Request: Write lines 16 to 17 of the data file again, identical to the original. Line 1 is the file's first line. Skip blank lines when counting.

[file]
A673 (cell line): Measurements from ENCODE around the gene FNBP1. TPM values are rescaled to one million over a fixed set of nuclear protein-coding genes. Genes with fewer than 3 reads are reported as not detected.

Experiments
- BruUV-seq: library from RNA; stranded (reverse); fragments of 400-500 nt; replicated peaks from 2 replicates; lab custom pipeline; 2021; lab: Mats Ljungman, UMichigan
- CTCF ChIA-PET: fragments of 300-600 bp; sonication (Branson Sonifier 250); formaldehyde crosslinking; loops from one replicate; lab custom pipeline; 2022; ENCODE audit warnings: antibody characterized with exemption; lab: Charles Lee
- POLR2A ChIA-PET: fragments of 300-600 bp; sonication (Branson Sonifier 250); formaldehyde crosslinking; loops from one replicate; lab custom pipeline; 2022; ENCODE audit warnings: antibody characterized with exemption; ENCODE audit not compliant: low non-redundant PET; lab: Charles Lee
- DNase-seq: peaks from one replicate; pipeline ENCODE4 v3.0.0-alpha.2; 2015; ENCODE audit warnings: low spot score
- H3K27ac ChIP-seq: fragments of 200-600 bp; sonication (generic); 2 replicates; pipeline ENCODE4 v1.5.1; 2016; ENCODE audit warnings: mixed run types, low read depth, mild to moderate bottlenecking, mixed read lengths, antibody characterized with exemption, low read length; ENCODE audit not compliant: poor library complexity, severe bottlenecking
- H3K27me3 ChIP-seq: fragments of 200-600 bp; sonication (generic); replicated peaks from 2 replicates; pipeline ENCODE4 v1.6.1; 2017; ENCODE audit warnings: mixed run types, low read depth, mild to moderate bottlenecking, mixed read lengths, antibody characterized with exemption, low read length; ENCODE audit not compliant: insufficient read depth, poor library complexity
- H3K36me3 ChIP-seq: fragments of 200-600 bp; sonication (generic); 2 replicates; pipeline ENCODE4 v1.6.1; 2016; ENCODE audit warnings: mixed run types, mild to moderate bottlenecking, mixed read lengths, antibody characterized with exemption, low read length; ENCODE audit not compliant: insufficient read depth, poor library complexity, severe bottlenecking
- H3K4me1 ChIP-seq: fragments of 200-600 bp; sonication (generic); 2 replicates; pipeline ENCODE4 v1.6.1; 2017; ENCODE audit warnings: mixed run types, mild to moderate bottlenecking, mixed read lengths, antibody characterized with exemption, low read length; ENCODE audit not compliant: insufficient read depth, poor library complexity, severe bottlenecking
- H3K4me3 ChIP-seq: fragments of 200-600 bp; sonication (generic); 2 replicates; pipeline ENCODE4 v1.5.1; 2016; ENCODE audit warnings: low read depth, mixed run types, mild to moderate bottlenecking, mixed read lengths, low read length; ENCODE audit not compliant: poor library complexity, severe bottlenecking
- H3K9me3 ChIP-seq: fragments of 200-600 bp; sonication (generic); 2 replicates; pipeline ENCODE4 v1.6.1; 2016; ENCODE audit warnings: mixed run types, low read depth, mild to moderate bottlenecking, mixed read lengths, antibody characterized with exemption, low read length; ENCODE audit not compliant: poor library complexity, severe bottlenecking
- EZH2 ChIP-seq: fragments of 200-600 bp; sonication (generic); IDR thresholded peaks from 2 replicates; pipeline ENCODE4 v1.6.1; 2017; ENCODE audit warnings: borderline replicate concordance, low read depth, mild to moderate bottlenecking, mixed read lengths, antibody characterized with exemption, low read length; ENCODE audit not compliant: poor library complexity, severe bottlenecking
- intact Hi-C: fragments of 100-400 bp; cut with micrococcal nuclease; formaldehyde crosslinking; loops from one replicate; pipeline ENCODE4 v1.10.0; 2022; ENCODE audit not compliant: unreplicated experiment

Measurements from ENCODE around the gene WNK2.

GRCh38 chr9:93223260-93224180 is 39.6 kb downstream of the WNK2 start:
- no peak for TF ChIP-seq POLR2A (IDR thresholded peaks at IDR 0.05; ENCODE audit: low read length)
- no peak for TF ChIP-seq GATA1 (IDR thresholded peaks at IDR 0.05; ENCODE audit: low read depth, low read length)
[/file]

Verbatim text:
GRCh38 chr9:93223260-93224180 is 39.6 kb downstream of the WNK2 start:
- no peak for TF ChIP-seq POLR2A (IDR thresholded peaks at IDR 0.05; ENCODE audit: low read length)